If you haven't seen the Space Lady perform, then you have really not experienced San Francisco

The following excerpt is taken from http://mistersf.com/sanfran/sanfranspace.htm

The Space Lady is San Francisco's most enchanting street musician. Whether on keyboard or accordion, her music stops sidewalk traffic even in this multi-task town. Contrary to this dramatic photo taken on Market Street near Castro, she usually performs wearing a steel helmet with angel wings, making her easy to recognize but belying the credibility of her haunting vocal interpretations of well known songs. Mister SF always requests Time After Time or Spanish Harlem. A San Francisco favorite is Over the Rainbow. The Space Lady, whose real name is Susan Dietrich, made only one recording for sale. It featured Susan performing live on Casio with effects. With encouragement from her many fans in San Francisco, I am sure she can be convinced to make a new studio recording of the music San Franciscans know and love so well. When she does, Mister SF will be the first to tell you.

Cause and Effect - An Autobiographical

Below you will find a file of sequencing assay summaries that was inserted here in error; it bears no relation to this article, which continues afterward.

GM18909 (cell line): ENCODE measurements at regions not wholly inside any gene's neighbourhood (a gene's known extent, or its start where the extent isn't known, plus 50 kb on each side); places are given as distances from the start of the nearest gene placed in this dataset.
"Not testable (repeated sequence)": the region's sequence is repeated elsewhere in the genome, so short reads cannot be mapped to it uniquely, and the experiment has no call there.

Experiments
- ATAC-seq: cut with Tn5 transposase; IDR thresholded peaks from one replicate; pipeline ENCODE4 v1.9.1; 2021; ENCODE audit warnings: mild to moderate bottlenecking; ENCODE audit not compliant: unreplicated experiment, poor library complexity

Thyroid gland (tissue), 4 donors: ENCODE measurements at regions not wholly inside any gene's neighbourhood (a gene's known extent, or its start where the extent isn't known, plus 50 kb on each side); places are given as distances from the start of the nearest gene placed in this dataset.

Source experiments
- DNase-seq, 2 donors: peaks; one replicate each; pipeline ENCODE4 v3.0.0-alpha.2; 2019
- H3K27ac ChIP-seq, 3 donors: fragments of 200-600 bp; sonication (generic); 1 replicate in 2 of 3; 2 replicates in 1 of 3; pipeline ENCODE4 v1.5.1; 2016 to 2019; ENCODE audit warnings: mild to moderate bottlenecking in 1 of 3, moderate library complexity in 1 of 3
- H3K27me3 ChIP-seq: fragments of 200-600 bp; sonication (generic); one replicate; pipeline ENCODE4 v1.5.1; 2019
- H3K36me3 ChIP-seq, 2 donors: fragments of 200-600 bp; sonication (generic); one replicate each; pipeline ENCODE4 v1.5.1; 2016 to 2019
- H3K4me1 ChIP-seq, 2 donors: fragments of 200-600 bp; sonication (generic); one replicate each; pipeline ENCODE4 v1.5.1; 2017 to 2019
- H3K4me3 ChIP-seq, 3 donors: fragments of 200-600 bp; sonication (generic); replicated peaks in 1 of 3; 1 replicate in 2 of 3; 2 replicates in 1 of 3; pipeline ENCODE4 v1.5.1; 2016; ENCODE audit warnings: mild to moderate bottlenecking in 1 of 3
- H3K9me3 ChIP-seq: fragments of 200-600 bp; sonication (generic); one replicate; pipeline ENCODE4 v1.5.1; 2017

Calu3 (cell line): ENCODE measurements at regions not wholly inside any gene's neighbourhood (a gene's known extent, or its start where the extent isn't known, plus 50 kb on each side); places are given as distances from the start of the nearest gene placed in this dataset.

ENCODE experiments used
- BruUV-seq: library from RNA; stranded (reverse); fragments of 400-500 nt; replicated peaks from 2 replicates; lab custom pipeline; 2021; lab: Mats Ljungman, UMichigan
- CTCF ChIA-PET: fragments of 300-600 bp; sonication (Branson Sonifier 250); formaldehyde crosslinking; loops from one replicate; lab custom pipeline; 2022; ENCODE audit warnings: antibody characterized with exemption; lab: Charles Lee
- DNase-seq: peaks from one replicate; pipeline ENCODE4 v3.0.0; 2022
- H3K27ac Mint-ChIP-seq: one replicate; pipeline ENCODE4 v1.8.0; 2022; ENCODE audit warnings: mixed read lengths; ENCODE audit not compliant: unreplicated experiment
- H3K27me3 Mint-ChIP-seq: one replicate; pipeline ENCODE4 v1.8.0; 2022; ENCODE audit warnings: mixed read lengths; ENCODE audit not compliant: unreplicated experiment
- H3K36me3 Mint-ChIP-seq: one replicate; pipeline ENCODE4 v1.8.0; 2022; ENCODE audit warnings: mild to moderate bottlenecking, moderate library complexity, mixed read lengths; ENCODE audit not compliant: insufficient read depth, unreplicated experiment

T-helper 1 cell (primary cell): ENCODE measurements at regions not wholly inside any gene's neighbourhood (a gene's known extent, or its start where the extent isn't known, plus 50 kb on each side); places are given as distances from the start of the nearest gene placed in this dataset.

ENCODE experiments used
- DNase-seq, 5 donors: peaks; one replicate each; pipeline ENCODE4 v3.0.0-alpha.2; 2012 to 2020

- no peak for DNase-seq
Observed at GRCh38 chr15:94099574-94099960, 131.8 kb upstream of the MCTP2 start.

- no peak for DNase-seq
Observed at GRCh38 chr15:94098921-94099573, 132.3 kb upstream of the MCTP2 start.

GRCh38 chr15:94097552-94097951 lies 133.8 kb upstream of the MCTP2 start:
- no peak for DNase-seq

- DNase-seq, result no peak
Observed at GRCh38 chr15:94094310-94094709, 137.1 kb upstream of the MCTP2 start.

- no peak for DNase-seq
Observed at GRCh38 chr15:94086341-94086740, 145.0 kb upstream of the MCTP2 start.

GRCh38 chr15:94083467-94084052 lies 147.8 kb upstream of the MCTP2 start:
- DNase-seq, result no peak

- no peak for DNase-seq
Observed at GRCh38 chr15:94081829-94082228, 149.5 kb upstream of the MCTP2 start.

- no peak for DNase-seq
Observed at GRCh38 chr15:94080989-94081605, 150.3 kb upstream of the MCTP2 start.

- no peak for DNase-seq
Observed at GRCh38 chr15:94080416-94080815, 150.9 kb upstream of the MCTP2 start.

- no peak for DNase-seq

Finding a dilapidated, old accordion in a junk store was the major cause in turning Susan Dietrich's life around. At the time, back in the early seventies when Richard Nixon was embroiled in the Watergate fiasco, and the Vietnam war was still raging in Southeast Asia, she and her husband Joel and their tiny daughter were political exiles living like refugees in their own country, terrified that Joel would be imprisoned for having resisted the draft. For nine years they had subsisted on spare change and meager sales of their artwork on the streets of Boston. The discovery and purchase of that little squeeze-box inspired Susan to take it into "battle", the war on their own personal poverty. Down into the dark, noisy subway stations of subterranean Boston she went, where she slowly learned to pick out simple, familiar tunes like "Take Me Out to the Ballgame," and "When Irish Eyes Are Shining". There must've been something rather quaintly charming about this thin little street waif literally singing for her supper, for in the very first hour she made twenty dollars in change plus a twenty dollar bill from an elderly couple wishing her well. She soon discovered that by playing from early morning rush hour through the entire day, she could pull in over eighty dollars, an impressive amount for the times and on the street, while Joel stayed home caring for the baby. The accordion was eventually retired in favor of the very first Casio keyboard released on the American market, a toy by today's standards. But with Joel's previous experience playing in various rock bands, they plugged the Casio into a phase-shifter, mic-ed Susan's voice through an echo unit, wired her tip box with twinkling lights, and crowned her with a winged helmet complete with a blinking red ball on top. She worked out arrangements for songs with other worldly themes, such as "Fly Me to the Moon", "Somewhere Over the Rainbow", "Ghost Riders in the Sky", "Radar Love" and "Major Tom". The response from the public was overwhelming. Suddenly, she was being referred to as "The Space Lady", and pictures of her began appearing in the papers and on TV. The cash flow became phenomenal; a cassette of space music soon followed (as did another baby), and the small family was finally able to return to San Francisco where Joel and Susan had met. Her music was received even more enthusiastically there, and she was flocked by people asking for interviews or requesting to make videos. To this day, 20 years later, she still receives letters and emails from her fans from coast to coast and around the world. But the most valuable and treasured aspects of her career were those of personal growth: acquiring "street smarts", becoming humble and compassionate, appreciating people from all walks of life, and discovering her talents and inner strengths, such as her lovely voice, her creativity, her originality, courage, tenacity, and her ability to find humor in the most difficult of situations. To think she owes it all to that little "Stomach Steinway" found in a junk store back in Beantown, Massachusetts!

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